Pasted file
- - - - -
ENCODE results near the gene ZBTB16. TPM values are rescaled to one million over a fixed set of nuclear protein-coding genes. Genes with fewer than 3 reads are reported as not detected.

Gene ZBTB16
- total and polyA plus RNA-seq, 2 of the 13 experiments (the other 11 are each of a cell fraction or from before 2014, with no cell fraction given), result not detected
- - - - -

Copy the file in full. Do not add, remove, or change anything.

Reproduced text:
ENCODE results near the gene ZBTB16. TPM values are rescaled to one million over a fixed set of nuclear protein-coding genes. Genes with fewer than 3 reads are reported as not detected.

Gene ZBTB16
- total and polyA plus RNA-seq, 2 of the 13 experiments (the other 11 are each of a cell fraction or from before 2014, with no cell fraction given), result not detected